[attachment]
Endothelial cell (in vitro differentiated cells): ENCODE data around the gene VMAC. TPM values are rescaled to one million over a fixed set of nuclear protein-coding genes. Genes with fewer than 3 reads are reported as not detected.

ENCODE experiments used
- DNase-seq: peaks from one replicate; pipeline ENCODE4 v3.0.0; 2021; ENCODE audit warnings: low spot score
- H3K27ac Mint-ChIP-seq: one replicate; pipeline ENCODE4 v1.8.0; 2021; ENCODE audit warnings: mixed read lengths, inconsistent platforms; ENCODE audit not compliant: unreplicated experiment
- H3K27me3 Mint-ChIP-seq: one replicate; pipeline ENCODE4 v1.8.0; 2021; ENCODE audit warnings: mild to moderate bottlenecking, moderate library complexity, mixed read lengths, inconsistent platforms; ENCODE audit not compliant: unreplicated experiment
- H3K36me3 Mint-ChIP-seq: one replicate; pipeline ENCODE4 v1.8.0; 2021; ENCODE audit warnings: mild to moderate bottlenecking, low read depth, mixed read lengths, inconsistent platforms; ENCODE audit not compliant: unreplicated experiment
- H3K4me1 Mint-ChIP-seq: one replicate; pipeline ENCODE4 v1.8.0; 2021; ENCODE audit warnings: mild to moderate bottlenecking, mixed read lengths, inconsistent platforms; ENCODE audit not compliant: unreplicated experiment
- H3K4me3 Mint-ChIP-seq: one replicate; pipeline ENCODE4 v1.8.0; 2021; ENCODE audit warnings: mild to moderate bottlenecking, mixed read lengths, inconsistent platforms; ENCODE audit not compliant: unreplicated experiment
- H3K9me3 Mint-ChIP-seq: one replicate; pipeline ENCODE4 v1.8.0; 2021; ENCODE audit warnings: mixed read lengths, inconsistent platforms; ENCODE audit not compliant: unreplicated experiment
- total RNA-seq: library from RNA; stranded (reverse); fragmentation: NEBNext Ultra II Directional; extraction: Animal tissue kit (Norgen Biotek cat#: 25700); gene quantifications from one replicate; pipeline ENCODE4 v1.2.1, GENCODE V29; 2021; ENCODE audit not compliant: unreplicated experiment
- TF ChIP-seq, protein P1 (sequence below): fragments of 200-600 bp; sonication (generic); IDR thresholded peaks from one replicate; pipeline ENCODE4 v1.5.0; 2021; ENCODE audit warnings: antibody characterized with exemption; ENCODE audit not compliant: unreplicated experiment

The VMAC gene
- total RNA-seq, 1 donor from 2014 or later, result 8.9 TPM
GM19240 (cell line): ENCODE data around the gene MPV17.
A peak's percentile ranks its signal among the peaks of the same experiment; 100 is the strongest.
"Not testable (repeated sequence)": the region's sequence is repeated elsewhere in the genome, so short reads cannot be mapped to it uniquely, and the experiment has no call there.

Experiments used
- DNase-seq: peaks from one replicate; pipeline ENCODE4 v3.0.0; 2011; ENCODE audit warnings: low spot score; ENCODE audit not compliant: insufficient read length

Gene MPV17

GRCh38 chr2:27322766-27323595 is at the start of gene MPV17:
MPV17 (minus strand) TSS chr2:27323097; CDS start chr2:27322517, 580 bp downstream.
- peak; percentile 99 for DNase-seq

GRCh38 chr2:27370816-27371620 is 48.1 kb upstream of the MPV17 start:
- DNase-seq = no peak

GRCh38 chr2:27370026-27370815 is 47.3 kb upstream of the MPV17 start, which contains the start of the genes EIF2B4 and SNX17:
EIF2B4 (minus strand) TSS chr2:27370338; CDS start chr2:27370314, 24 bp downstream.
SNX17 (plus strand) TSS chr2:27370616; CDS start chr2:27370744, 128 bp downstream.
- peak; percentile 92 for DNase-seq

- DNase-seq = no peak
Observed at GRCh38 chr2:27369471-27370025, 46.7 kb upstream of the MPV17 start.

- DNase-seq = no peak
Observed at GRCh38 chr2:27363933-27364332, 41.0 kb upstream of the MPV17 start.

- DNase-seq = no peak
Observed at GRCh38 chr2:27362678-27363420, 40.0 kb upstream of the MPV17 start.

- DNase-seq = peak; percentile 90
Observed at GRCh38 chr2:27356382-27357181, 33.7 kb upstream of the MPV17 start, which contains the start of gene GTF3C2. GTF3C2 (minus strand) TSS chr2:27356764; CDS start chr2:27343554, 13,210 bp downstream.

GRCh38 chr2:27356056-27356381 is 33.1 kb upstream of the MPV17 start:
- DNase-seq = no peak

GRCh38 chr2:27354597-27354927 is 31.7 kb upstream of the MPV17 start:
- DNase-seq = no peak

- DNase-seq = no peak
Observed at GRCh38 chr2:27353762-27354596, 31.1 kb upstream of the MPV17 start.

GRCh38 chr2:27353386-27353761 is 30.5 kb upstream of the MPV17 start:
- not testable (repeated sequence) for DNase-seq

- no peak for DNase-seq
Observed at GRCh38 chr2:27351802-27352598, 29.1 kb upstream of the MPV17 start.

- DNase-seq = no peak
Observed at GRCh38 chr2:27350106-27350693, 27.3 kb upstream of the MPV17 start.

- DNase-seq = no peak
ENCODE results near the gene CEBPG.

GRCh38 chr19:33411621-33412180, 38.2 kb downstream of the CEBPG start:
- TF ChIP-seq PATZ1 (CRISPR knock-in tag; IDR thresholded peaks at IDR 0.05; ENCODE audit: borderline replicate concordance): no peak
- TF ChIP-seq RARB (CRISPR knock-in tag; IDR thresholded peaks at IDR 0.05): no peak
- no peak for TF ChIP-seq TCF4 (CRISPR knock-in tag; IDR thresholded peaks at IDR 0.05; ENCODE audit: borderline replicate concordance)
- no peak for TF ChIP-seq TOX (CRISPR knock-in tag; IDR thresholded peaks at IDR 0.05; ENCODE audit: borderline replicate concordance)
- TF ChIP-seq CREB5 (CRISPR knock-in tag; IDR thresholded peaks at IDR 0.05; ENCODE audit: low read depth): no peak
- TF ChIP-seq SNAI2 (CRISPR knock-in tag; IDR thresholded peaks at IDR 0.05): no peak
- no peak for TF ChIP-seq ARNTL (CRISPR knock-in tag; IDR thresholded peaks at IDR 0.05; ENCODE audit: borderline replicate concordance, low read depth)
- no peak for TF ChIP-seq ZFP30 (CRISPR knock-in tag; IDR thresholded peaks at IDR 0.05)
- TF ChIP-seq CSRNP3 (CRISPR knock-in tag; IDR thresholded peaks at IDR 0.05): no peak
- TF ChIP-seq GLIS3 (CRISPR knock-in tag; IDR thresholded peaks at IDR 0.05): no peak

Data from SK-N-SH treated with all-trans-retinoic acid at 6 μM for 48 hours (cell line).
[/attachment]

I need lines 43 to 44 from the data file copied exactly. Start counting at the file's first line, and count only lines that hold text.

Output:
GRCh38 chr2:27353386-27353761 is 30.5 kb upstream of the MPV17 start:
- not testable (repeated sequence) for DNase-seq